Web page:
She tells me that all of their neighbors to the south and east and some north and some west had major damage to their properties. The Schmidts’ insurance adjuster already had gotten 1,500 claims by Tuesday night.
Marilyn closed her brief email with this sentence: “Gotta go—men to feed!!!”
IN VESTA, WHERE A SERIES OF DOWNBURSTS with wind speeds of 90 – 100 mph caused significant damage and downed trees, members of St. John’s Lutheran Church are planning to repair their church. The south half of the church roof was lifted off and slammed against the bell tower, according to my uncle, Milan Stage, a church member. The tower was cracked at the base and will need to be taken down, he says.
Everything has been removed from the sanctuary into the attached social hall. The congregation is awaiting reports from an insurance adjuster and two contractors who have been on-site.
Milan says the west end and sides of St. John’s appear to be alright, but that “It will be a slow process getting the church back in use.” The church council met Wednesday evening and decided, if funds are available, to remodel the church along with repairing it. In the meantime, congregational members will worship at their sister church, Peace, in nearby Echo.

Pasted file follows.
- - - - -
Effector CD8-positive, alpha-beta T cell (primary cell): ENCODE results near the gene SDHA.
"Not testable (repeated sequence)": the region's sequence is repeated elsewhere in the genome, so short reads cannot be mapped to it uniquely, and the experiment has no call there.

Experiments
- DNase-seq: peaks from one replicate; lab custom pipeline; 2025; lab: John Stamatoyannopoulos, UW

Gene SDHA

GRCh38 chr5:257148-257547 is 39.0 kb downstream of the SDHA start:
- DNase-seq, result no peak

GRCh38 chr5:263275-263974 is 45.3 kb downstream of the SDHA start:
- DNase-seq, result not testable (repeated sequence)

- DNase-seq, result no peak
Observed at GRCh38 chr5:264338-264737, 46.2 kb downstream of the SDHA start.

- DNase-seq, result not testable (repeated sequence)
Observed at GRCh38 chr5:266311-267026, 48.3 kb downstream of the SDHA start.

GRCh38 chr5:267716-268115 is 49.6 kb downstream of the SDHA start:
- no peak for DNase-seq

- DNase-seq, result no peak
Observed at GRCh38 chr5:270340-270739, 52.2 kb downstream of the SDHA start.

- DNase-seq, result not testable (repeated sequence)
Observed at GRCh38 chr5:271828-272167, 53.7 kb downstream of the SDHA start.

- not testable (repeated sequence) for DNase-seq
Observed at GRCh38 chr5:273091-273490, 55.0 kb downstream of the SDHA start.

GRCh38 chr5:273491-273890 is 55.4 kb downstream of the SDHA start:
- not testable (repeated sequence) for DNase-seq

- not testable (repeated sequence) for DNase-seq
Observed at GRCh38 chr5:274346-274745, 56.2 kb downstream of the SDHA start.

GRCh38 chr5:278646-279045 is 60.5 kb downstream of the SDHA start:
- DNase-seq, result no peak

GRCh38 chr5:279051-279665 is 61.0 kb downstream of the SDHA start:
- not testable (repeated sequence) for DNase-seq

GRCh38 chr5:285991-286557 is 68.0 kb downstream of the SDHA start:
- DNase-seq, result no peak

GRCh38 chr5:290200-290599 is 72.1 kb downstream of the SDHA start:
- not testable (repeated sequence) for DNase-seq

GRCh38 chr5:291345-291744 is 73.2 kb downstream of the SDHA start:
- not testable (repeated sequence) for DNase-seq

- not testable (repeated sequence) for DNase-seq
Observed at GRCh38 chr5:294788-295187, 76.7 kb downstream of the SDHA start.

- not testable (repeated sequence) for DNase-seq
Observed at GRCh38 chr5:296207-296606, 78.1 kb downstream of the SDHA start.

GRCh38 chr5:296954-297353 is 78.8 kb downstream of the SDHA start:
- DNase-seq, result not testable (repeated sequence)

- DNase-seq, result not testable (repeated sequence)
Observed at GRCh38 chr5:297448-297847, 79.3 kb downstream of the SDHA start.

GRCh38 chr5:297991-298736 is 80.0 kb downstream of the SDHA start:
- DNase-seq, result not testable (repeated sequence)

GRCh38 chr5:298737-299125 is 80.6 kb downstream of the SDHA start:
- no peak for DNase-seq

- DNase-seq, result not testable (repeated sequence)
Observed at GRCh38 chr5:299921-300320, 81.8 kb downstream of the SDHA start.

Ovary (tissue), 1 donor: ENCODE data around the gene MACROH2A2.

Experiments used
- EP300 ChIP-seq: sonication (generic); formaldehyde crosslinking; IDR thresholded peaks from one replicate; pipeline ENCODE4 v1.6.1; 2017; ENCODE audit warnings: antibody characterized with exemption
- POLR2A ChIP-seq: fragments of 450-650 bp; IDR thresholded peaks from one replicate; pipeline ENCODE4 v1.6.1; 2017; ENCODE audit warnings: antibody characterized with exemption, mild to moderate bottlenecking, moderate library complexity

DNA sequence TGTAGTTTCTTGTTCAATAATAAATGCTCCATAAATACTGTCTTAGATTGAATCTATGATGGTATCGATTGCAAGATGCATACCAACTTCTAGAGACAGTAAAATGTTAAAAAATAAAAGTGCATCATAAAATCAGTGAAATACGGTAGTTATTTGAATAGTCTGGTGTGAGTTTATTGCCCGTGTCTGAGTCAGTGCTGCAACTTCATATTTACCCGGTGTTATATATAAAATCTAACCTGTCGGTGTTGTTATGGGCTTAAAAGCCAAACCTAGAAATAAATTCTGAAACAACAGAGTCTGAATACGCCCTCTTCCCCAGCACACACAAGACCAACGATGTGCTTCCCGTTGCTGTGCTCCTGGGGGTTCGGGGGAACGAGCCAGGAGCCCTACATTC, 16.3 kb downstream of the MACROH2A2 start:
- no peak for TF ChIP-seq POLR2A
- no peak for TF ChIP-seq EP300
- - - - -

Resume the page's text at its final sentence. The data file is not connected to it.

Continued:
Across town at Uncle Milan and Aunt Jeanette’s home, the high winds wrecked eave troughs and a deck railing. A branch went through the railing, taking half of the railing and the grill with it, Milan says. Tops were snapped from some ash trees in the Stages’ back yard. Branches from their big cottonwood tree were strewn across the lawn.
JUST A BLOCK TO THE SOUTH my 79-year-old mom, Arlene Kletscher, never made it to the basement during the storm. She was sitting in her living room sorting through papers and wanted to complete the task. In her closed-up, air conditioned house, she never heard the warning sirens. By the time she realized the severity of the situation, it was already too late to seek safety.
This marks the second time my mom has not gotten to safety during a severe storm. Thirty some years ago a tornado hit our home farm, where she was living at the time. Then a silo was downed, wagons strewn across the field, among other destruction.
I am thankful, again, that she is OK.
My mom’s Vesta home was apparently unscathed. However, she lost one tree and her yard was littered with branches and other debris.
READERS, THANK YOU for following my series of storm stories which began last Saturday. Yesterday Minnesota Prairie Roots’ views reached an all-time daily high of 1,443. That indicates to me a continued strong interest in the storms of southwestern Minnesota.
I know several of you have posted links to my blogs on Facebook. Thank you for doing that and also thanks to those who have shared their stories and photos. If you’re reading this and have a storm-related story to share, please submit a comment.
If you missed my earlier storm posts, check my archives. Many of those stories include links to more storm information and images.
PHOTOS COURTESY of DeLores and Tom Johnson
© Copyright 2011 Audrey Kletscher Helbling